YDAYDA NEWS

What I wish I’d known when I was 18: Barney Howells

Posted by Lyndy Stout, 18 May 2010

We decided it must be really good fun being Barney Howells after reading his short biography on Partizan’s site: “Born into Mancunian squalor, Barney’s upbringing was typically urban, peppered with Ceilidh Dancing and L.S.D. As a child, Barney would stand on one leg for hours, nose glued to the telly watching endless repeats of “Rent-a-Ghost,” “Why-Don’t-You.” and “Grange Hill” This experience set him up perfectly for a career as a film-maker.” We felt it was only our duty to investigate how Howell’s life and work have evolved since his YDA success in 2008.

What do you wish you’d known when you were 18?
As I remember it I knew everything when I was 18.
Luckily I was proved wrong.

You moved from the UK to the other side of the world to Melbourne last year. What was behind this decision?
Like most of the good decisions in my life I had a strong guiding hand in the form of my wife Nat. Her mother is Australian and had returned from living in the U.K in 2001. We visited a few times and both fell in love with Melbourne. It’s such an easy city to be charmed by.
We applied for visas and had them granted in 05, but then life took over plans. It took us until last year to pry ourselves away from London. And at just the right time too. We escaped financiapocolypse by the skin of our teeth.
What keeps us here is the obvious great lifestyle and an industry that has welcomed me warmly and keeps me challenged.

The European and Ozzie sensibilities are very different don’t you think? How has this affected your work?
I have generally tried to focus on the broader similarities. Humour, taste & a wealth of cultural references bind us Pommies to our Aussie cousins. It has been really refreshing that I haven’t had to adapt too much of my style to suit the new market. I was worried that I’d come over with a reel of fruity European work and be shot down in flames, but so far the reaction we’ve had has been overwhelmingly positive.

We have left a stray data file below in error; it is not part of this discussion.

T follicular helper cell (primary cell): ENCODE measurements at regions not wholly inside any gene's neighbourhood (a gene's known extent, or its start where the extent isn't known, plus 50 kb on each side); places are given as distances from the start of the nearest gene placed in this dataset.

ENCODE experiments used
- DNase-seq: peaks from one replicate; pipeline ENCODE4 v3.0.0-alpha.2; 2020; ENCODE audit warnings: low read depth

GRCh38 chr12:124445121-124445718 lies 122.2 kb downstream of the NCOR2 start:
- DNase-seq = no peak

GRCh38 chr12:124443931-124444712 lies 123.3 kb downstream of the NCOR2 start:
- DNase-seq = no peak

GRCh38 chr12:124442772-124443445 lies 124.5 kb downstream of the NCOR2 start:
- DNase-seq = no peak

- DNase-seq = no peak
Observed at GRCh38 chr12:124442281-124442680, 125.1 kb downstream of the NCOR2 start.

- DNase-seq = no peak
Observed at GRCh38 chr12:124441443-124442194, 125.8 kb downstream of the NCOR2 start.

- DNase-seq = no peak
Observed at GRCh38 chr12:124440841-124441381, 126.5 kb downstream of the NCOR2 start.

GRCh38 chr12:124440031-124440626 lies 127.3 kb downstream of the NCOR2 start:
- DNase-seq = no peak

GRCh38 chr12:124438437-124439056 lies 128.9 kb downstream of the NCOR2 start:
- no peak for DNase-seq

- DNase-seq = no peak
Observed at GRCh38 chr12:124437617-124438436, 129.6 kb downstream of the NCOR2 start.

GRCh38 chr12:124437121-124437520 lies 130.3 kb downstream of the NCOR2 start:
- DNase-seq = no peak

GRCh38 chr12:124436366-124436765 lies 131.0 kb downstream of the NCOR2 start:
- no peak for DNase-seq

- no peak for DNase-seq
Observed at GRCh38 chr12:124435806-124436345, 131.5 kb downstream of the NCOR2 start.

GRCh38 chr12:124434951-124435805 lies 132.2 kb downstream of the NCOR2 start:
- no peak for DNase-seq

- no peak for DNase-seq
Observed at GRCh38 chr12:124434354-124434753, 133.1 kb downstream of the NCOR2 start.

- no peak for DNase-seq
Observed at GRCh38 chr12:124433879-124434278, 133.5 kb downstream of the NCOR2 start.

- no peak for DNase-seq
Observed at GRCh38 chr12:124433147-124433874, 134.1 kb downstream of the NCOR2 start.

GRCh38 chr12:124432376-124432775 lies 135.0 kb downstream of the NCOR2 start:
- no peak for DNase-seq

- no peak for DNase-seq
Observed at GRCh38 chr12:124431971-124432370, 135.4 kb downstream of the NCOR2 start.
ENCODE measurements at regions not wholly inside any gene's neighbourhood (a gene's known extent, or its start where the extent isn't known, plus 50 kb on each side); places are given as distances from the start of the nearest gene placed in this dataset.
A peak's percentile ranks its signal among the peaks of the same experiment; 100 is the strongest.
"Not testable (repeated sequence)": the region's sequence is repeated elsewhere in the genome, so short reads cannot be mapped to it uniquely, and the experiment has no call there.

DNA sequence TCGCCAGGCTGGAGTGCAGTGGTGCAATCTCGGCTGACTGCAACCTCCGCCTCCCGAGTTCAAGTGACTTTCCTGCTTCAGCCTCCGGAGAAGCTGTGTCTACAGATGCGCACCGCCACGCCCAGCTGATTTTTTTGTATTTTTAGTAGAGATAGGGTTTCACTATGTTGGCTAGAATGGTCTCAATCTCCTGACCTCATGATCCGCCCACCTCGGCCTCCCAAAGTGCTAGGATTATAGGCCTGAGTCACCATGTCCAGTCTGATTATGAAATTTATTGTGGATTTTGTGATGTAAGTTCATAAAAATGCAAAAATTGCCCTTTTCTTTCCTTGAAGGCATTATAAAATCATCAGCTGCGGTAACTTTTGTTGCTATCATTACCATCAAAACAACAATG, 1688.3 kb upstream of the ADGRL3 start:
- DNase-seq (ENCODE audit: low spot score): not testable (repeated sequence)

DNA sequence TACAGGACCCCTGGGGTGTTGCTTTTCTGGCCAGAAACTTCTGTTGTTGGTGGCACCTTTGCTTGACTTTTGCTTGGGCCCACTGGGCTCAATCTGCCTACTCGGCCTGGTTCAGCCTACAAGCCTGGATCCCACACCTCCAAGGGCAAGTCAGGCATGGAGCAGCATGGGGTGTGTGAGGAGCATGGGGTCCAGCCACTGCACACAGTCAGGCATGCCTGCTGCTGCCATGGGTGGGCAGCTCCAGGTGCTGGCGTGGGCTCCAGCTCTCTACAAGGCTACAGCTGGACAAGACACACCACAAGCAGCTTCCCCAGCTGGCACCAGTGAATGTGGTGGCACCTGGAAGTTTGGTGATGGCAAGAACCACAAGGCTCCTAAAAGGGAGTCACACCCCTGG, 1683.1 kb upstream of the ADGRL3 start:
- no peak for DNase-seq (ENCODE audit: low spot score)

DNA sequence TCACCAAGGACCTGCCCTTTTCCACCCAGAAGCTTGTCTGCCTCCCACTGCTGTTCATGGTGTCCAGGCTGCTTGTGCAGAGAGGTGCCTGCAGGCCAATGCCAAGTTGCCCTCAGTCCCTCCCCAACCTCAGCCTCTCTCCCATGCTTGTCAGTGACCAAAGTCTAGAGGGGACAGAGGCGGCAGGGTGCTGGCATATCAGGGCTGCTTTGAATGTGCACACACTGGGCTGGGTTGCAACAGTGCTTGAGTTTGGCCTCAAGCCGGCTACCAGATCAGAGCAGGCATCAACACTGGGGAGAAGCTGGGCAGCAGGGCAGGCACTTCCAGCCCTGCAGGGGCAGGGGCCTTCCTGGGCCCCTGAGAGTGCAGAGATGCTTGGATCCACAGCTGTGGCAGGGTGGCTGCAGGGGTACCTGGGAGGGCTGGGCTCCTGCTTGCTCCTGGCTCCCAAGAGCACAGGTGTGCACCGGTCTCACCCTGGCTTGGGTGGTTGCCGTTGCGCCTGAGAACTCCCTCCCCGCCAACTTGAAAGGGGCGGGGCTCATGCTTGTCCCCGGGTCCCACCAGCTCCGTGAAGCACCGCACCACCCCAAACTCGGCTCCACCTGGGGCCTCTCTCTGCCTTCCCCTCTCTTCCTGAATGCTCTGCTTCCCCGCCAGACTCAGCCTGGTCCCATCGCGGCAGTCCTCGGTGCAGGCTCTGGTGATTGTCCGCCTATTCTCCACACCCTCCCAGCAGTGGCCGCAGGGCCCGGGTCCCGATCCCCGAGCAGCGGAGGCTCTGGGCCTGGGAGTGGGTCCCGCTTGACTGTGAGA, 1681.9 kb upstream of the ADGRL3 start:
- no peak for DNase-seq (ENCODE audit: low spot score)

To temper the love-fest though, I’d say clients out here are far more empowered, and it can be tricky hurdle to overcome to win their trust not only in your execution, but in some ideas as a whole. I think that this makes some of the tremendous work that comes out of Australia all the more admirable, and I personally relish the challenge of a tricky marketeer. Doing the client dance is one of the more perverse pleasures of the job!

So from the urban life in England have you now adopted the surfin’, sporting, camping with the crocodiles lifestyle?
Yeah, not quite. I had this buzz phrase that I was telling everyone was the reason we were leaving the U.K: “Change of Lifestyle.” I had this naive notion that by moving from toxic London to Australia I’d suddenly become this fit, tanned, sporto. Not so, I gained about 10 kilos in the first 6 months attributed directly to the abundance of red meat and cold beer. Outdoor life meant a BBQ and a tinny. I saw it as valuable cultural assimilation. Nik was horrified and sent me packing to the gym for the first time in my life. Now I can say honestly that there have been positive lifestyle benefits, but you can only take the boy so far out of Manchester..